Friday, January 1, 2010

IT needs a language

I constantly struggle with writing documentation and also communicating concepts to many IT folks in writing. 

This is one of the reasons that has driven me to producing videos and capture sessions over the past couple years (I can say far more, more accurately with combined speech and visuals than attempt to accurately convey in writing).

My work as a moderator of the Hyper-V TechNet forum also speaks to this.  I spend a great deal of time describing concepts in forum posts – that end up being incredibly long.  Each time I write it a bit differently, still trying to convey a concept.

The reason for this post?  Accuracy.  Accurate conveyance of information.

This all started with a recent trip to the doctor.  20 minutes of discussing things with my doctor was summarized into a single paragraph of Latin.  The use of the common language of Latin to describe symptoms, and convey that description from doctor to doctor.

I am not proposing that Latin be revived in IT.  However, to use commonly understood grammatical structure to describe concepts, or installations, or topology, or systems architecture.

This gets even more complex as we move into the virtual workload world.  Where we describe physical characteristics in a non-physical way.

A virtual appliance for example.  In its most common representation today, this is a virtual machine – installed within that virtual machine is an operating system and some application.  The application and OS have dependencies – DNS, networking, Active Directory authentication for example.  The machine has dependencies – two virtual NICs, one public facing, one that faces a private subnet that connects to the database server.  Oh, and now we have an external entity of a database server.  Where does it all end – I don’t know of a single workload that exists in an enterprise as a single entity.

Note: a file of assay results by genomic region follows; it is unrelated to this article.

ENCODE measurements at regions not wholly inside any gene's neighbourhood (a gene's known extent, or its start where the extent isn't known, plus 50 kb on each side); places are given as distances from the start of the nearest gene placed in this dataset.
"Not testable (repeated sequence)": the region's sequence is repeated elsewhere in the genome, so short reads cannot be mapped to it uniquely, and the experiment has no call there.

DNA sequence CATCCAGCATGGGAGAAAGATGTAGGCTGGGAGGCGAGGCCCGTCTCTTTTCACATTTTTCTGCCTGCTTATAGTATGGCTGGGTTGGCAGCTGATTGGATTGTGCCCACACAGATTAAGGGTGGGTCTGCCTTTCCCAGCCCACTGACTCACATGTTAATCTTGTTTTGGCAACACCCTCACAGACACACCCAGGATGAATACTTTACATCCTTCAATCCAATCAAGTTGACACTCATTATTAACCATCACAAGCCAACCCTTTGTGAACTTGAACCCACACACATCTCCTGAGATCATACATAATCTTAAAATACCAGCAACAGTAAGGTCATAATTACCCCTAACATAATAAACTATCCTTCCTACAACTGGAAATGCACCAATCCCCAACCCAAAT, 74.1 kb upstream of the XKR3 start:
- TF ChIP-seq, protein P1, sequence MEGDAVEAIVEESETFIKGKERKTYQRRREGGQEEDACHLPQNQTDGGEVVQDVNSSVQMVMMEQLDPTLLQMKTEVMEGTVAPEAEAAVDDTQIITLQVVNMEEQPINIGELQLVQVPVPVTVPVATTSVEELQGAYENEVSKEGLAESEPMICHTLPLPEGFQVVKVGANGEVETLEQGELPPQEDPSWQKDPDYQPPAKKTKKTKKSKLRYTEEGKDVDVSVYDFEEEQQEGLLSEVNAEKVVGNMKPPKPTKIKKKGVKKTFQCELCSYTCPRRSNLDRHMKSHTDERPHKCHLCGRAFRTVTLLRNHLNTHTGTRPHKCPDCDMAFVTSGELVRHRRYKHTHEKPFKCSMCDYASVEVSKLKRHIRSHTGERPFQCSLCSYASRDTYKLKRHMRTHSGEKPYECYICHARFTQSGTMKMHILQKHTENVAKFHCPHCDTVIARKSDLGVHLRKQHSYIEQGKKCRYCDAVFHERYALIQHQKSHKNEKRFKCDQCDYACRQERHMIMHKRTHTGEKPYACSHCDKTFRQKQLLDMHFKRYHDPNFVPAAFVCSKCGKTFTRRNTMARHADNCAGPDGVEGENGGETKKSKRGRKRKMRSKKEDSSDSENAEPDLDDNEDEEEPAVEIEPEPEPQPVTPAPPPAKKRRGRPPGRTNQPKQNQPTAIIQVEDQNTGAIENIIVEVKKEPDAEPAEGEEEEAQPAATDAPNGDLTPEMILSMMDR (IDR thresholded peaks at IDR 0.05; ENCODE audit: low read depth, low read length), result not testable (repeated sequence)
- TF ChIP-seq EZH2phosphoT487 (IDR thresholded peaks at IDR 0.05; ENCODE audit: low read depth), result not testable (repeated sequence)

The struggle is:  How do we describe this in a universal way so that no matter where you take that appliance the environment knows what to do with it?  How to configure it.  How to connect it.  Where to connect it.

This is the role of a Standards Body – in this case the DMTF is attempting to build this common term framework.  But this is a framework, it is not universal terms – it is simply items or entities.  So at least we begin with common items – however describing them in different languages by vendor.

Now, how do I take that DMTF developed structure and tern it into words.  One set of words that can be used in association with a NIC to describe its network connection and then the attachment and VPN attributes.

Or, throw that idea out the window and focus on describing the interactions between the workloads only.  Don’t describe the physical topology in any way – simply describe the dependencies between workloads or appliance entities.

Most IT folks would never see this description language – but integrators would find it useful, documentation folks would find it useful, and even developers would find it useful.

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